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Posts from the ‘Diabetes Advocacy’ Category

Bright Spots & Landmines: An Interview with Adam Brown

Adam Brown has written a new – TERRIFIC – book for the diabetes community, full of the same brilliant, actionable advice that we’ve come to happily expect from his diaTribe columns.  His book, Bright Spots & Landmines, is billed as “the diabetes guide I wish someone had handed me,” and that sentiment is absolutely correct.  This book is a powerful tool that people living with diabetes can pour through and make their own, with moments of reflection and inspiration interspersed among research, recipes, and amazing graphic design.  
Bright Spots & Landmines by Adam Brown
Kerri: What inspired you to write Bright Spots & Landmines?

Adam:  When I started writing my diaTribe column (Adam’s Corner) four years ago, I never would have guessed that more than half a million people would read it! I’ve received hundreds of emails and comments sharing gratitude and kindness, which is what motivated me to do something loftier with Bright Spots & Landmines. Each Adam’s Corner column stands alone, so I wanted this book to be a single guide that distills all the most helpful diabetes tips I’ve learned in four areas: food, mindset, exercise, and sleep.

Kerri: What makes Bright Spots & Landmines different from what’s already out there? 

Adam:  I agonized over this question before writing this book – I wanted to make sure Bright Spots & Landmines would add value!

From the beginning, I had two major goals with this project: (i) write an extremely actionable book that anyone with diabetes can use to improve some aspect of his/her life immediately; and (ii) give it away at as low of a price as possible! Based on the early reviews and the free/name-your-own-price PDF download, I’m so excited about the outcomes. A few other things come to mind:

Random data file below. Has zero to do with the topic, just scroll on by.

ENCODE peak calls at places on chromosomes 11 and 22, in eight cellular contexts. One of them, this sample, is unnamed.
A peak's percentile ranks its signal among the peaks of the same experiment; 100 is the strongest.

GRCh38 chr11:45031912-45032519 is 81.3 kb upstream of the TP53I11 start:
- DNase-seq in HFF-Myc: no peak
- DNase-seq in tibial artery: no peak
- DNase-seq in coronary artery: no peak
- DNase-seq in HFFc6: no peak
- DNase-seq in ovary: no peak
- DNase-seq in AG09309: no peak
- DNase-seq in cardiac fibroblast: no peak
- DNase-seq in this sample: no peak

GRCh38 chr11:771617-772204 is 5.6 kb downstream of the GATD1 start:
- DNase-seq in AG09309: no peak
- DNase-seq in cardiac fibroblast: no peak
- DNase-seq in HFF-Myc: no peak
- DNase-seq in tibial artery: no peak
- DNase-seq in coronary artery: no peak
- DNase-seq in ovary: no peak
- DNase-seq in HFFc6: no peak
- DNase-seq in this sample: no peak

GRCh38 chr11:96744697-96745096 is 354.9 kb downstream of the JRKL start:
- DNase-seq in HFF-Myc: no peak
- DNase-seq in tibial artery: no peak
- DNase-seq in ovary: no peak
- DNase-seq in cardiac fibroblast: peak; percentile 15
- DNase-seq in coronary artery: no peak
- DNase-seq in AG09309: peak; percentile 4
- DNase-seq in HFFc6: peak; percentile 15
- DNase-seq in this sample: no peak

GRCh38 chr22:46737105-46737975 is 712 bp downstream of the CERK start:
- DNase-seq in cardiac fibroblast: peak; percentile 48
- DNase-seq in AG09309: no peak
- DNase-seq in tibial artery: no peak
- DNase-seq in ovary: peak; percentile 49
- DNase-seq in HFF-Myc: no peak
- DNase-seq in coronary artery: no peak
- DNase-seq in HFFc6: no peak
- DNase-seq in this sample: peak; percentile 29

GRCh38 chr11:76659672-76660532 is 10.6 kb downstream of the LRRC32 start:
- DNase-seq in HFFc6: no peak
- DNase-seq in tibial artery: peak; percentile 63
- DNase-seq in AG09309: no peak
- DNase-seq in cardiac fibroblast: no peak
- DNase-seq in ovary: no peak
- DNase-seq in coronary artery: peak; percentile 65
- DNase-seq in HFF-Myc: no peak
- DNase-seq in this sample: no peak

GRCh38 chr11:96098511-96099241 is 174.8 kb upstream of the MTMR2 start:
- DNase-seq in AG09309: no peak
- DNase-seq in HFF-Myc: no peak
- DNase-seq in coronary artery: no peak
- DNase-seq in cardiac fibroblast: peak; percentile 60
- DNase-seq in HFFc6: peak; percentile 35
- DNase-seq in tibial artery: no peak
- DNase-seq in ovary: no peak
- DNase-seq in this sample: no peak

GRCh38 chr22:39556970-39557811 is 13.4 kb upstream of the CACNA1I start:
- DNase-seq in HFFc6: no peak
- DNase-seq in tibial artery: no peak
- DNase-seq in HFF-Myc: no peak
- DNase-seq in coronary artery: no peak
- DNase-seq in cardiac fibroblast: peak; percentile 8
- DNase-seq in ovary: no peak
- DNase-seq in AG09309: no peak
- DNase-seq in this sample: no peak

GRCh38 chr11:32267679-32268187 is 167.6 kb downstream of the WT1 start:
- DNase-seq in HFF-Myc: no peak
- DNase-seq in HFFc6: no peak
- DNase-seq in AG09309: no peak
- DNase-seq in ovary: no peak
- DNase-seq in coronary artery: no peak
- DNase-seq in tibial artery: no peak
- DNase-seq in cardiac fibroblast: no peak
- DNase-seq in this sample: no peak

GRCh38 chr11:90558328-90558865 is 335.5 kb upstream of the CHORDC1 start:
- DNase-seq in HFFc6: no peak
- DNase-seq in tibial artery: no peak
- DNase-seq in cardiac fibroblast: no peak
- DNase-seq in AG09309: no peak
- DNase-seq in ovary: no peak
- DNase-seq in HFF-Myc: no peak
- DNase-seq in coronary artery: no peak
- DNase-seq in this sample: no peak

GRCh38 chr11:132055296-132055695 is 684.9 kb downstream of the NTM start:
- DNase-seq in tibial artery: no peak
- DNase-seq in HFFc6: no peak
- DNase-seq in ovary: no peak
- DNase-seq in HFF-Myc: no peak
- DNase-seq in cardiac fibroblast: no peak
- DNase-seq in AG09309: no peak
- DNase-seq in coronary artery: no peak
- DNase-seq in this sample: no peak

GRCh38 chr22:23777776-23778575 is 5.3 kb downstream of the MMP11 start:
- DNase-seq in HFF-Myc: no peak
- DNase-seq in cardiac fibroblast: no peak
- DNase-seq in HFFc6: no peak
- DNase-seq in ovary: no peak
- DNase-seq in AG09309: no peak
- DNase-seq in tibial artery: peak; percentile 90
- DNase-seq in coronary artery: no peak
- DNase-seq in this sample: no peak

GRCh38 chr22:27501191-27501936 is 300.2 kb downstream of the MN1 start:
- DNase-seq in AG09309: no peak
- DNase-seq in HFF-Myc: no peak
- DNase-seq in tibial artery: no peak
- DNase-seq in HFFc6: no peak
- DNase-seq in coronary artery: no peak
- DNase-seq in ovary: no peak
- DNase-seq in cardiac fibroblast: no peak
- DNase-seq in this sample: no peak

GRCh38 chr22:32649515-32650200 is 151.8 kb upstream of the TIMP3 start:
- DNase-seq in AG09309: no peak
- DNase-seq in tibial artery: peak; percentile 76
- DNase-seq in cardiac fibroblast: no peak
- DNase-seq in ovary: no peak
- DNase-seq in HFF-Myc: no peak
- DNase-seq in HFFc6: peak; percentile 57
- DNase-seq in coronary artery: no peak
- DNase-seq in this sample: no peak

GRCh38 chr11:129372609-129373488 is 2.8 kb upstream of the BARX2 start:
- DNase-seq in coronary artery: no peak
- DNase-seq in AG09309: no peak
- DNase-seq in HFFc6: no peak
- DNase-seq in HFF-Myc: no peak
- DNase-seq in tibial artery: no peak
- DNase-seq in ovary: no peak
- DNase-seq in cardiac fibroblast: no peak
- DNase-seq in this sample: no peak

Bright Spots & Landmines is written from a person-with-diabetes perspective and based on more than 10,000 hours writing professionally about diabetes, over 50,000 hours of personal learning from CGM, and everything I’ve taken away from hundreds of diabetes conferences and leading thinkers.

The book focuses on food, mindset, exercise, and sleep, which are not often addressed in the same actionable diabetes guide.

Bright Spots & Landmines went through an extensive feedback process, with a combined 500+ years of diabetes experience between all the reviewers – yourself included!

Last (and perhaps most important), my girlfriend, Priscilla Leung, did all the wonderful illustrations and graphics in the book – these really make the writing come to life. I’m as proud of how it looks as I am of the words!

Kerri: How do you want readers to feel after reading your book?

Adam:  Uplifted, positive, and ready to try some new things and experiment! I hope people leave Bright Spots & Landmines with tangible actions and nuggets they can use to improve their life with diabetes – whether it’s a recipe I eat, a quote I like, or an answer to question that the book poses to them.

I hope this book also reminds readers that we all have moments of enormous diabetes frustration, self-sabotaging food decisions, negative thoughts and questions, busy days where exercise is hard to fit in, and nights without enough sleep. Bright Spots & Landmines shares my toolkit for navigating the choppy, unpredictable waters of living with diabetes. I hope it puts some wind in readers’ sails.

Adam Brown, author of Bright Spots & Landmines